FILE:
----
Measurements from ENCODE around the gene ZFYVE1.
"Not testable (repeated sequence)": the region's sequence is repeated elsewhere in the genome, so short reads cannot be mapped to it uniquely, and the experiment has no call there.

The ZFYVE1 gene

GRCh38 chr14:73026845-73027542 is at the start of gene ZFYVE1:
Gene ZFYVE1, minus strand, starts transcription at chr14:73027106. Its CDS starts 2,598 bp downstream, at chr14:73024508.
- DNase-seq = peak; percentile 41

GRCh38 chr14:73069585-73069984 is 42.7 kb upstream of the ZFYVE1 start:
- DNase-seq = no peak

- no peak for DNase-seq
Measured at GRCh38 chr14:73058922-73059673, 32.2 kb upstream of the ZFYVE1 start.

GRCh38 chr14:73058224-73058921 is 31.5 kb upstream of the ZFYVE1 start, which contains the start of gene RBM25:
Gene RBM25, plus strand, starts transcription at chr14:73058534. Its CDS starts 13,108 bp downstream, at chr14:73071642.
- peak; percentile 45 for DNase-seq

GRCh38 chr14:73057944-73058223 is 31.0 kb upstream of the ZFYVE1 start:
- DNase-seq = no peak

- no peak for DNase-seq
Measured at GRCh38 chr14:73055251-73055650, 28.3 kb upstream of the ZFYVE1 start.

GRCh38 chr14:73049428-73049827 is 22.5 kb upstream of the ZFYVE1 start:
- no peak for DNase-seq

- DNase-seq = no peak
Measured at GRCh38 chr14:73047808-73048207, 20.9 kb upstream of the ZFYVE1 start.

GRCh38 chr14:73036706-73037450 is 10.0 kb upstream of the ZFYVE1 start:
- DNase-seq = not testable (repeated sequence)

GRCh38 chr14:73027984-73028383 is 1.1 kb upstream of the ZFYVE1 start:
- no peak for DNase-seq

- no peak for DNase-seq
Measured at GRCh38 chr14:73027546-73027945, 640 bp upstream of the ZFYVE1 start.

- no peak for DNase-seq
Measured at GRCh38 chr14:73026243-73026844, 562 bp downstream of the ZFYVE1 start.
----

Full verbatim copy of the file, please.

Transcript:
Measurements from ENCODE around the gene ZFYVE1.
"Not testable (repeated sequence)": the region's sequence is repeated elsewhere in the genome, so short reads cannot be mapped to it uniquely, and the experiment has no call there.

The ZFYVE1 gene

GRCh38 chr14:73026845-73027542 is at the start of gene ZFYVE1:
Gene ZFYVE1, minus strand, starts transcription at chr14:73027106. Its CDS starts 2,598 bp downstream, at chr14:73024508.
- DNase-seq = peak; percentile 41

GRCh38 chr14:73069585-73069984 is 42.7 kb upstream of the ZFYVE1 start:
- DNase-seq = no peak

- no peak for DNase-seq
Measured at GRCh38 chr14:73058922-73059673, 32.2 kb upstream of the ZFYVE1 start.

GRCh38 chr14:73058224-73058921 is 31.5 kb upstream of the ZFYVE1 start, which contains the start of gene RBM25:
Gene RBM25, plus strand, starts transcription at chr14:73058534. Its CDS starts 13,108 bp downstream, at chr14:73071642.
- peak; percentile 45 for DNase-seq

GRCh38 chr14:73057944-73058223 is 31.0 kb upstream of the ZFYVE1 start:
- DNase-seq = no peak

- no peak for DNase-seq
Measured at GRCh38 chr14:73055251-73055650, 28.3 kb upstream of the ZFYVE1 start.

GRCh38 chr14:73049428-73049827 is 22.5 kb upstream of the ZFYVE1 start:
- no peak for DNase-seq

- DNase-seq = no peak
Measured at GRCh38 chr14:73047808-73048207, 20.9 kb upstream of the ZFYVE1 start.

GRCh38 chr14:73036706-73037450 is 10.0 kb upstream of the ZFYVE1 start:
- DNase-seq = not testable (repeated sequence)

GRCh38 chr14:73027984-73028383 is 1.1 kb upstream of the ZFYVE1 start:
- no peak for DNase-seq

- no peak for DNase-seq
Measured at GRCh38 chr14:73027546-73027945, 640 bp upstream of the ZFYVE1 start.

- no peak for DNase-seq
Measured at GRCh38 chr14:73026243-73026844, 562 bp downstream of the ZFYVE1 start.